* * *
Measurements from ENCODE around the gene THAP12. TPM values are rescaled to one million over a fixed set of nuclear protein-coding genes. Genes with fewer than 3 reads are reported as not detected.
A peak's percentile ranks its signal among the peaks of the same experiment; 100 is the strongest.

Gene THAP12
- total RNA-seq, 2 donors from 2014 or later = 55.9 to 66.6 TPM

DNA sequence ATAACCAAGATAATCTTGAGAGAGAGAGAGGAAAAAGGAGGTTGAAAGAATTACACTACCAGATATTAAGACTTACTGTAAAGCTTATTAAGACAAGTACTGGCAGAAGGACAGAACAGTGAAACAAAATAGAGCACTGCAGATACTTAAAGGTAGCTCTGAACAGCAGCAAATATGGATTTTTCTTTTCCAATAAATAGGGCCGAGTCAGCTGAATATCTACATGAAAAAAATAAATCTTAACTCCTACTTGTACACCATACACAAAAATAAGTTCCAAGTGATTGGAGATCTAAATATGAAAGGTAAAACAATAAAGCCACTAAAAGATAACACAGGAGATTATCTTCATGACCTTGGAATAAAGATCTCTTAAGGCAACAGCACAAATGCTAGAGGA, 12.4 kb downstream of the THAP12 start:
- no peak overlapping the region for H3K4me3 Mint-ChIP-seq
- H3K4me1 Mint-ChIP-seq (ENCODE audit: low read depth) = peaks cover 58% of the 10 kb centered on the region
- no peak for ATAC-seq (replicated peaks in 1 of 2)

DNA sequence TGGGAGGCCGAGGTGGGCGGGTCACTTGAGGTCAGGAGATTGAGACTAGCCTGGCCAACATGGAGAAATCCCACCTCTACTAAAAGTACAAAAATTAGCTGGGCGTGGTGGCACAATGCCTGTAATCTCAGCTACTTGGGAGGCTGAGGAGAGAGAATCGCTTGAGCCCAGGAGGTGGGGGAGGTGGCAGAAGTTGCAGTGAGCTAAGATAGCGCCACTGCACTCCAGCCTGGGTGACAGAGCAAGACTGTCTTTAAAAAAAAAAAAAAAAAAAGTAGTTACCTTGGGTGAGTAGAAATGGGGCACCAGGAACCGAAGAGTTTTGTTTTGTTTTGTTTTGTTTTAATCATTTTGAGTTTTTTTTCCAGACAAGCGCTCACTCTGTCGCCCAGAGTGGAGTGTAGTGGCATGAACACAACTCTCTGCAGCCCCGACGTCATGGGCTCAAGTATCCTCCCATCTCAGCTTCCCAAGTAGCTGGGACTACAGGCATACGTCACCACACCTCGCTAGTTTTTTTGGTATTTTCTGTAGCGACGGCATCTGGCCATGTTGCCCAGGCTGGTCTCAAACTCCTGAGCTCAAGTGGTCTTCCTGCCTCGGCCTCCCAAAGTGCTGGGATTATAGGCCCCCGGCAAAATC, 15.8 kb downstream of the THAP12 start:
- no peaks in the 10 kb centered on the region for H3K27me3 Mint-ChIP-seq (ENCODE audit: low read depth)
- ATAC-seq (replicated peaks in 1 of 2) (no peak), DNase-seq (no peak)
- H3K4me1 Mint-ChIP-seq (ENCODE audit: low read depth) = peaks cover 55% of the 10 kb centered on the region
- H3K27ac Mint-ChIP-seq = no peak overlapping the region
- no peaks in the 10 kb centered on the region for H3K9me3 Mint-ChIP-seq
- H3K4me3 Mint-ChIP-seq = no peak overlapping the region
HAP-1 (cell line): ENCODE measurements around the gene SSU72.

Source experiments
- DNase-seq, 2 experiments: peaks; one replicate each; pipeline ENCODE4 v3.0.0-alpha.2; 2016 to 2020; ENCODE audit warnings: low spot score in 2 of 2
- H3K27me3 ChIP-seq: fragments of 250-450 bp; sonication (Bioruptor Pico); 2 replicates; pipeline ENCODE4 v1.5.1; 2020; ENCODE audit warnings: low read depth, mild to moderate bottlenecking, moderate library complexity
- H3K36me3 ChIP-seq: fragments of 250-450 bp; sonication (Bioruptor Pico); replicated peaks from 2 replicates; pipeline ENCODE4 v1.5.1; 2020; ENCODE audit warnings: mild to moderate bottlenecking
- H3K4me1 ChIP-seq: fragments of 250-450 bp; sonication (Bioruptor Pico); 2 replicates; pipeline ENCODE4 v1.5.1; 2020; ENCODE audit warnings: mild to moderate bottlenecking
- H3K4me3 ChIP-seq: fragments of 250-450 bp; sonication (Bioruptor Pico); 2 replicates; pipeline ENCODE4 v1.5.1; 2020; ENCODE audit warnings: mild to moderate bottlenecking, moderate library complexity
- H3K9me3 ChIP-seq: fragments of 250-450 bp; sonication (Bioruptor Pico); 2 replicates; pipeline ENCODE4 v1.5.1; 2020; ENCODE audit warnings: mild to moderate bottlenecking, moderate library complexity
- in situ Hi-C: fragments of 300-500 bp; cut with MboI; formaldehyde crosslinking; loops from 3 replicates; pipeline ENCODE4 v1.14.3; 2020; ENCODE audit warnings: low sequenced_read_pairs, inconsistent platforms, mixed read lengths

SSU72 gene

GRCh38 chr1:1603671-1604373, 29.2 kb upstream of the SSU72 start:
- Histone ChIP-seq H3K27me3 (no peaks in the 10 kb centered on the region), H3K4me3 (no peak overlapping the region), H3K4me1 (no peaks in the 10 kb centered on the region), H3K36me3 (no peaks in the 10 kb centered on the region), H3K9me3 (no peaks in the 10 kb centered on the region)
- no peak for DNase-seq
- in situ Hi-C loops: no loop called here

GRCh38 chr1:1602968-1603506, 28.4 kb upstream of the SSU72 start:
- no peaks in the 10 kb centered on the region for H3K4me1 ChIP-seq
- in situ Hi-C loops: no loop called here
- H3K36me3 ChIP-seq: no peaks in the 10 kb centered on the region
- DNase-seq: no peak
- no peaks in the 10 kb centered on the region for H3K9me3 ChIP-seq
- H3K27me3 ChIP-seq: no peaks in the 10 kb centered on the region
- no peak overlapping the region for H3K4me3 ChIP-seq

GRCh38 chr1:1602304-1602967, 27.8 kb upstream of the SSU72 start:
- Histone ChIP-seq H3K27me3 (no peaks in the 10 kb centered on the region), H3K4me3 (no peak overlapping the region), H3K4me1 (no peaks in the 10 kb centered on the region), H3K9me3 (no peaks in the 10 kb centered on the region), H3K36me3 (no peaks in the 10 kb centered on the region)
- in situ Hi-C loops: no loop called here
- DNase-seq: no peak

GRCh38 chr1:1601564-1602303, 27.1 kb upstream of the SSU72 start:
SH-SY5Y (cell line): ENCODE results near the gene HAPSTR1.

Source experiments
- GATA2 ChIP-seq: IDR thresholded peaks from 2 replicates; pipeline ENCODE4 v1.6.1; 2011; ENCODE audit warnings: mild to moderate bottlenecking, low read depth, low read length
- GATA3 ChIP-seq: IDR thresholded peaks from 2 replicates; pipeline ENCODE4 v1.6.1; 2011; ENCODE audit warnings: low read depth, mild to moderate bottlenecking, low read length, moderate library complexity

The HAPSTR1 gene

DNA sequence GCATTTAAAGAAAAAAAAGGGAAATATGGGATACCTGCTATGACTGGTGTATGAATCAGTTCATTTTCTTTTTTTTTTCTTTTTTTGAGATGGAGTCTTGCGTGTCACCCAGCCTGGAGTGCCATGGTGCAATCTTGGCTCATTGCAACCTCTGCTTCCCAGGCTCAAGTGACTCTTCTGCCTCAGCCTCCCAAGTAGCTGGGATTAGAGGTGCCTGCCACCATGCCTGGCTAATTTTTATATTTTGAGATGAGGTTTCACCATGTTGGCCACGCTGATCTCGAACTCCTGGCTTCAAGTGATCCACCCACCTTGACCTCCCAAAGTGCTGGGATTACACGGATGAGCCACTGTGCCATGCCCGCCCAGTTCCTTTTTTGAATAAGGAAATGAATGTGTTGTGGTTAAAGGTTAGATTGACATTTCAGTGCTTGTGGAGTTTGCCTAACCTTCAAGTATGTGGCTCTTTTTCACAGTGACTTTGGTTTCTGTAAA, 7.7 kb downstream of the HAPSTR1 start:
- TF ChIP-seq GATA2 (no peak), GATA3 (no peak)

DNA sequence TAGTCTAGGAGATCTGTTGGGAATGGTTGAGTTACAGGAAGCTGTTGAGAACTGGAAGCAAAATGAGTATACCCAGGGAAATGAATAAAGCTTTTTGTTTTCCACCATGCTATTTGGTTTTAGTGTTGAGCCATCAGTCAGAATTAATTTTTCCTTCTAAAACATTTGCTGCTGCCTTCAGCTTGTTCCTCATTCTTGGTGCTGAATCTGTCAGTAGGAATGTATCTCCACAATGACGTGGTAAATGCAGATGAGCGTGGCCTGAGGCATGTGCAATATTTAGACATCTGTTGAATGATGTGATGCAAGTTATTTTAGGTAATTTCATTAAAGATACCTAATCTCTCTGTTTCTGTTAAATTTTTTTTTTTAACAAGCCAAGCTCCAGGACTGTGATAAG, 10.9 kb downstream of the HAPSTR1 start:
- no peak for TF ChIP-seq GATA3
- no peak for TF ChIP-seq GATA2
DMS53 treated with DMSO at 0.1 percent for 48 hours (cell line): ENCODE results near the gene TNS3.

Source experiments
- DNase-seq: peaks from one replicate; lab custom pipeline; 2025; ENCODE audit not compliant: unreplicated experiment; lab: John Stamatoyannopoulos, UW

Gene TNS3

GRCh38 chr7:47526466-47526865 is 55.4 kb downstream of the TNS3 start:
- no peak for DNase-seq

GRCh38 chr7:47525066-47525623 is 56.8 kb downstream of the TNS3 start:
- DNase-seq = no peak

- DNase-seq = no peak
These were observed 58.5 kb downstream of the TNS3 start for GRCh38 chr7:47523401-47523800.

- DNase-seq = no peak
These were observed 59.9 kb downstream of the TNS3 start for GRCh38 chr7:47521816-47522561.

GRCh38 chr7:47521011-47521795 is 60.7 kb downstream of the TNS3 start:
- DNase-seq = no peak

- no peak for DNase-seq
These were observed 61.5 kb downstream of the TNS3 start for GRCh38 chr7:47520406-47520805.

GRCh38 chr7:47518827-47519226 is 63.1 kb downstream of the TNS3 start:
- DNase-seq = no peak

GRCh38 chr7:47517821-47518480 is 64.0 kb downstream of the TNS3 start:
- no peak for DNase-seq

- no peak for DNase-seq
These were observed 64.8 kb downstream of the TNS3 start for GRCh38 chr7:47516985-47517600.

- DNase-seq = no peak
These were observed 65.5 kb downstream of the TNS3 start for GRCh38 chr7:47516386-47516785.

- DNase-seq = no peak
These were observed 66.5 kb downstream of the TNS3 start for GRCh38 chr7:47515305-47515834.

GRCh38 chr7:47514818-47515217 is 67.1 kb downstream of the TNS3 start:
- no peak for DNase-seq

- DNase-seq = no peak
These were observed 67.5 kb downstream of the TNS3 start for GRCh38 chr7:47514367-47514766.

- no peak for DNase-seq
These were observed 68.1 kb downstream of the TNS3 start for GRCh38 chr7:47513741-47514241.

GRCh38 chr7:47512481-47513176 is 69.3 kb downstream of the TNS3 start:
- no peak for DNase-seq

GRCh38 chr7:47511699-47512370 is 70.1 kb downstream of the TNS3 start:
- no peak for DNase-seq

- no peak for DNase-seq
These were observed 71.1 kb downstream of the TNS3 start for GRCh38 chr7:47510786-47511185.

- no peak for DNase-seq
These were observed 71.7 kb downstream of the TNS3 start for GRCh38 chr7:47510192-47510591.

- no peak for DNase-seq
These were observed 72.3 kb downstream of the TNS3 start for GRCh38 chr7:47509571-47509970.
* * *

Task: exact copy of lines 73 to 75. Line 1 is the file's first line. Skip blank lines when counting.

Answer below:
- no peak for DNase-seq
These were observed 64.8 kb downstream of the TNS3 start for GRCh38 chr7:47516985-47517600.

- DNase-seq = no peak